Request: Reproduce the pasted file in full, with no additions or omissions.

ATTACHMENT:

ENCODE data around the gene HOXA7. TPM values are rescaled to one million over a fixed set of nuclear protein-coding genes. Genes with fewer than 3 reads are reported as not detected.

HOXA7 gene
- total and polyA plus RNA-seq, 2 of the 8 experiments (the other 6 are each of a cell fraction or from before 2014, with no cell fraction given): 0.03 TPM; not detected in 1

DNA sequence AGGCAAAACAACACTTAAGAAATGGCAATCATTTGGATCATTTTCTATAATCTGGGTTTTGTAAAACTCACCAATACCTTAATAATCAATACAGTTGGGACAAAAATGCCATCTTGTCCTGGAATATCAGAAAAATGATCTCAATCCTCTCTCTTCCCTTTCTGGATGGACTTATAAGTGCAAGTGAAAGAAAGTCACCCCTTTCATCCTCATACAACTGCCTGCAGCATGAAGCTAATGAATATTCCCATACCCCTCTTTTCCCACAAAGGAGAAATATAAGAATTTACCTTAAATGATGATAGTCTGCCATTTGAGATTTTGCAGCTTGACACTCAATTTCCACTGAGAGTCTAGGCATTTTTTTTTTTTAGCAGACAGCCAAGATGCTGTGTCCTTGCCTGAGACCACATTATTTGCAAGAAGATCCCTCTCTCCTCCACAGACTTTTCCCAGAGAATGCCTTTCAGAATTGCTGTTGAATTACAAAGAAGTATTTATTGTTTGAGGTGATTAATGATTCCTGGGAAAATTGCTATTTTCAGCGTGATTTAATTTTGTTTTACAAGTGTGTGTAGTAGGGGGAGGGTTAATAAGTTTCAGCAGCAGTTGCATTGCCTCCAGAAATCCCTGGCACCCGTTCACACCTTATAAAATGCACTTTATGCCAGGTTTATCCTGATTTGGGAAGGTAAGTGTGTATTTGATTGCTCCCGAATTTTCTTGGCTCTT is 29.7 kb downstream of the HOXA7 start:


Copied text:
ENCODE data around the gene HOXA7. TPM values are rescaled to one million over a fixed set of nuclear protein-coding genes. Genes with fewer than 3 reads are reported as not detected.

HOXA7 gene
- total and polyA plus RNA-seq, 2 of the 8 experiments (the other 6 are each of a cell fraction or from before 2014, with no cell fraction given): 0.03 TPM; not detected in 1

DNA sequence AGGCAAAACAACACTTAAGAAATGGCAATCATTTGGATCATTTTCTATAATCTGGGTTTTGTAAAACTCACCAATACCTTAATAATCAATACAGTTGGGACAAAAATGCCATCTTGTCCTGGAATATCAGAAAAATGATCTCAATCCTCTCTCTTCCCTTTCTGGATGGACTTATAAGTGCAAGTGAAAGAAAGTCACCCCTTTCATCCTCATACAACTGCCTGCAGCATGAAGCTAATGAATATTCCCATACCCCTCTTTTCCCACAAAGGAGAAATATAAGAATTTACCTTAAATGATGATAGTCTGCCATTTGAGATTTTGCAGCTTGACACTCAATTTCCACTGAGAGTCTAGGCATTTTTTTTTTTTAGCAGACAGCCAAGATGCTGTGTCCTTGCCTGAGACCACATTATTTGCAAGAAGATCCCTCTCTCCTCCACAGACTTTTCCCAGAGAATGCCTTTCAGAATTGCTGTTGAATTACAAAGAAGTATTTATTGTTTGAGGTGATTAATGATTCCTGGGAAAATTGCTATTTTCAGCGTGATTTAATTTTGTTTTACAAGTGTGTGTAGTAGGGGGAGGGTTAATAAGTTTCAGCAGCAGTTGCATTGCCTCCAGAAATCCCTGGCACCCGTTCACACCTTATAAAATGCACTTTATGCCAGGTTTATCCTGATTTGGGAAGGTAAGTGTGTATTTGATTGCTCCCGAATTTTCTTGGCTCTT is 29.7 kb downstream of the HOXA7 start: